Trojans finish first day of Pac-12 championships
The No. 5 men’s swimming team, finishing less than a second behind the winners of the 200-yard medley and 800-yard free, had a strong showing on the first day of the Pac-12 championships in the East Los Angeles Swim Center in Monterey Park, Calif. on Wednesday.
USC currently sits in third place with 64 points. Stanford, who has won the Pac-12 conference championship every year since 1982, is currently in first with 74 points, with California right behind them with 72 points. Arizona sits in fourth with 60 points, followed by Utah and UC Santa Barbara (54), Arizona State (50) and Cal Poly San Luis Obispo(44).
USC started the night with a fourth-place finish in a close 200-yard medley, led by juniors Nick Karpov and Matt Voell, sophomore Vladimir Morozov and freshman Sergio Lujan Rivera, with a time of 1:26.08, less than one second behind first-place California (1:25.09), and .25 behind the school record of 1:25.83. Stanford (1:25.46) and Arizona (1:25.60) finished the race in second and third, respectively. Morozov provided a final push for the Trojans, finishing his 50-yard in 18.43, the fastest individual time in the event by 0.40 seconds.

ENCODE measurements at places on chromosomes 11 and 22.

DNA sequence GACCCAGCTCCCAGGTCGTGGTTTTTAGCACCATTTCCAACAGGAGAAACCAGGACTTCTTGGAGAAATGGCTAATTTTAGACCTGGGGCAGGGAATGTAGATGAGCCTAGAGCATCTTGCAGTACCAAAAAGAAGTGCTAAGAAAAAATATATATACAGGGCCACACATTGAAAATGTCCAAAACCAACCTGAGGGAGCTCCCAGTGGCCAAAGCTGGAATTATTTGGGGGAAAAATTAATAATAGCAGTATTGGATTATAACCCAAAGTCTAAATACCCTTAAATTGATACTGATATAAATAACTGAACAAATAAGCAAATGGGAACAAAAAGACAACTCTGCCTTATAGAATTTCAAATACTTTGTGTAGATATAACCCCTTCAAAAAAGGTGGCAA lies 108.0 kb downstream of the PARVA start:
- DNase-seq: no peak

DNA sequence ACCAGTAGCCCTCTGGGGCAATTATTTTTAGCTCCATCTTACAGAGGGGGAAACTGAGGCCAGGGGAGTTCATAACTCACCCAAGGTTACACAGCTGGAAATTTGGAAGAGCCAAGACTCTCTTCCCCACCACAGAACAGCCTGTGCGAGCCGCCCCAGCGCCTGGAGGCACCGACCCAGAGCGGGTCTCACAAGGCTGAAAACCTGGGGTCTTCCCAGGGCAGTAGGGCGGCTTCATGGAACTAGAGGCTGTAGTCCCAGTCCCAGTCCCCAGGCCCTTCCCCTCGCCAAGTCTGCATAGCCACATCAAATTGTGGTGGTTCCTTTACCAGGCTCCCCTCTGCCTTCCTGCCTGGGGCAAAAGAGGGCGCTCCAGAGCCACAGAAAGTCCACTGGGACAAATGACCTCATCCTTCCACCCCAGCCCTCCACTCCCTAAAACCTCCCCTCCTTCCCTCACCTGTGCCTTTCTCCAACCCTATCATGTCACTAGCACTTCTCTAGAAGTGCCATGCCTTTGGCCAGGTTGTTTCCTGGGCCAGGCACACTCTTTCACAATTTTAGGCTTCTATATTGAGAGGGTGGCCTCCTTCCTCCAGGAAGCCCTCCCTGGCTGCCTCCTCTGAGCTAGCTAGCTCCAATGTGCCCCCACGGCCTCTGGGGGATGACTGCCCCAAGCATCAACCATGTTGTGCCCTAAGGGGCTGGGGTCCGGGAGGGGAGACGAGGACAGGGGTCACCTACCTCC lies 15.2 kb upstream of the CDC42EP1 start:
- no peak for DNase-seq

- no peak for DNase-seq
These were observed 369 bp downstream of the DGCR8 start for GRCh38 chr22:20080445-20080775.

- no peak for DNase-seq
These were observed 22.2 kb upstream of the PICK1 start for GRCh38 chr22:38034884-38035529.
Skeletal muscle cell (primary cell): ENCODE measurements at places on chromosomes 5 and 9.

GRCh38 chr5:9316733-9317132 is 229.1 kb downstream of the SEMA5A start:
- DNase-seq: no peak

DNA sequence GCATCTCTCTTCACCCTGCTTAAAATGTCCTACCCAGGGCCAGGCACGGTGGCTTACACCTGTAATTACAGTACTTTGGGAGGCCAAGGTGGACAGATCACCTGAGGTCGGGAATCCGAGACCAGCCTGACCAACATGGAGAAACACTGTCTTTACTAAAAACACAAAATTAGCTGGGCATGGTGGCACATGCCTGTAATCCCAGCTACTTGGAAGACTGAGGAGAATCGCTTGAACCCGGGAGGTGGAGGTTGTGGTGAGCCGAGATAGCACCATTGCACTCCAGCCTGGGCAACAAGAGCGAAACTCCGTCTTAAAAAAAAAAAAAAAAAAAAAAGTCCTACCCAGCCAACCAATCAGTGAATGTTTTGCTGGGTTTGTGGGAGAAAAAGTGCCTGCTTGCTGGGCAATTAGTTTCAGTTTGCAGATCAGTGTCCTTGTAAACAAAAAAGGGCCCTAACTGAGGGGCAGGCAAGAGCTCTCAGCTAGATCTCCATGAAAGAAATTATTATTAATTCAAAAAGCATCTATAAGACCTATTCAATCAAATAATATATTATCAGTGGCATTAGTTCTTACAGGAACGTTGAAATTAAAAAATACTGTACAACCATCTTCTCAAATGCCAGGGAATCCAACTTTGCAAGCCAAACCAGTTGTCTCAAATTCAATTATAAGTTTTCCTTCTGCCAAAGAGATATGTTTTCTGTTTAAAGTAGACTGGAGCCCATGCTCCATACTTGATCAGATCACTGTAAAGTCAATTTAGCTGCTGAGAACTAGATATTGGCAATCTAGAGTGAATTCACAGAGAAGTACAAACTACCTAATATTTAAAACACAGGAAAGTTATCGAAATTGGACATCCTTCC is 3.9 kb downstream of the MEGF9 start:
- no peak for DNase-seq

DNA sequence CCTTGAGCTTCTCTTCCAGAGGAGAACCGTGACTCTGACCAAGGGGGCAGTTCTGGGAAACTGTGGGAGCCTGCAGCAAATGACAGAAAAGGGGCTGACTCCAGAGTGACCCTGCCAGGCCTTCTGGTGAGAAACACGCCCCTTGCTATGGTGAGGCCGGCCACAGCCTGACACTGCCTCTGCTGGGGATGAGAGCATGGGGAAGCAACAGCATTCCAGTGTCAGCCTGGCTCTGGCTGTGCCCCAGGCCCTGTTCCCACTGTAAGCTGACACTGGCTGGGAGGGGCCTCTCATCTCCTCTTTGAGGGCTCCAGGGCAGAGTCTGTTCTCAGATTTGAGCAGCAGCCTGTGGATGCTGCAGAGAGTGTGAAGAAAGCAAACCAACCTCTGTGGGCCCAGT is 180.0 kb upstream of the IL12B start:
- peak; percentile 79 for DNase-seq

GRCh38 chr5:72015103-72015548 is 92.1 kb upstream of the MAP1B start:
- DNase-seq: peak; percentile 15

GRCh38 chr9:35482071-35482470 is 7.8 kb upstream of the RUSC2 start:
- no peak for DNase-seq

USC followed up its opening efforts with a second-place finish in the 800-yard freestyle, narrowly missing its second 800-yard free title in three years. The quartet of sophomores Dimitri Colupaev and Jack Wagner and freshmen Chad Bobrosky and Cristian Quintero finished with a time of 6:19.71, an NCAA “A” cut and season-best, but fell short of Stanford’s first place time of 6:18.99.
Colupaev’s opening leg of 1:33.97 started the Trojans off in second, and Bobroksy’s run of 1:34.92 left them 0.90 behind first place. USC was in third entering Quintero’s anchor leg, where he swam a 1:34.91, the fastest final swim that pushed USC ahead of California but wasn’t enough to overcome Stanford.
The Pac-12 Championships continue Thursday at 11 a.m. with the preliminaries for the 500-yard free, the 200-yard individual medley, the 50-yardfree and 1-meter diving.